Saturday, September 9, 2017
A dramatic day in how many acts today with the sun in and out? – mostly the latter. While the Viet lumberjack was sawing down the seven or eight trunks that needed to be left for the bigger blades, cutting across came two distinct skids, as Arthur terms those sudden showers. At the first Arthur had quickly ducked indoors. While a cap was fetched from the shed the Viet had kept on quite unaffected. On the second occasion Arth. took refuge under the low eucalypt that had sprouted beside the compost bin against his side fence. (On the other side of the bin three of the elm trunks had sprouted and five or six against the back fence too.) The first shower had fairly pelted, slanting over nor’ nor’west on drifts of wind that were not noticeable on the ground. Beneath a cap and four upper layers the work had continued on our side raising the pile of handsome logs against the garden shed. From the sawing with Arthur’s antique Woodpecker of the week before a pile of slender branch cuttings had been raised against the iron fence opposite, thus creating a fine seating square for the truer springtime ahead.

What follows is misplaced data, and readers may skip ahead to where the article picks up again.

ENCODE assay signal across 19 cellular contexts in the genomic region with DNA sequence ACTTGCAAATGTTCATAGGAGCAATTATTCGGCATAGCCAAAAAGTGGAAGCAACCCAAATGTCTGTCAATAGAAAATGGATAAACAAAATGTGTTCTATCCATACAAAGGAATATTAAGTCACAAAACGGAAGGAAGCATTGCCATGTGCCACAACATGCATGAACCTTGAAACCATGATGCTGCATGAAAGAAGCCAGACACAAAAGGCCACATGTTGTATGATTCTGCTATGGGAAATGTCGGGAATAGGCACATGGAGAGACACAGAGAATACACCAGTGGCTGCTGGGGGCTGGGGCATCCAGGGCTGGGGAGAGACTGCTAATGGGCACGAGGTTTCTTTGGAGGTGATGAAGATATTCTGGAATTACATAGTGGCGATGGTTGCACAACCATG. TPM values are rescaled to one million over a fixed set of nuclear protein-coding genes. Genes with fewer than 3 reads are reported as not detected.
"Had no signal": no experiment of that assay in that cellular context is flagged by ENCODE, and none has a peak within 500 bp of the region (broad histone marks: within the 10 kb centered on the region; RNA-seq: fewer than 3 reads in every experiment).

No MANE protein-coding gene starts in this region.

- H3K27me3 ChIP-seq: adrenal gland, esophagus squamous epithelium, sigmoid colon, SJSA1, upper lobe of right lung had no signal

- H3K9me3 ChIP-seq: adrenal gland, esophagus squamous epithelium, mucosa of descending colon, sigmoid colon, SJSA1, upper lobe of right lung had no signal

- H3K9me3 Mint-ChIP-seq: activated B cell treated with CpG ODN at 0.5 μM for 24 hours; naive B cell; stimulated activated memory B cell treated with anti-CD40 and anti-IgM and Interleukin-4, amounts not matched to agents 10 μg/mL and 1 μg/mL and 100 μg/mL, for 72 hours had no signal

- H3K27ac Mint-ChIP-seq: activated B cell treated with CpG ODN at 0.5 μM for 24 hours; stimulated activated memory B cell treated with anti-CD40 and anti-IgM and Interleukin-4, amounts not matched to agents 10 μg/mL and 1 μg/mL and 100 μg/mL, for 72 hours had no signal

At lunch at Huong the chief waiter came over to tell his tale of woe at the owner’s abrupt manner with him a couple of days previous. As usual on full moons the place had been very busy and tempers shortened. Tears had subsequently followed from the boss, good contrition and apology for her intemperate words. The dignified young fellow had made clear he would not endure the like a second time.
Finally at Fausi’s after another skid that had not been noticed through the window of the café there arrived a fine rainbow of four distinct colours, pointed out by the Dinka with the injured hand at the front table. Announced in the man’s quiet way it had proved worth the inspection.
The usual wishy-washy early September that was more exciting than usual after six years on the unrelievedly grey equator. People of those middle parts who were unable to afford air travel could never believe the blues of picture postcards.
The Dinka man had spent twelve years in Kenya en route to Australia. We spoke of the stolen election and the man spoke of Kenyatta’s killings, which he said one day would rebound on him. Earlier Kenyatta’s father had done the same, the Dinka reported.
A week before the NYRB had cautiously soft-pedaled the US involvement in the matter, John Kerry featuring stoutly defending the regime.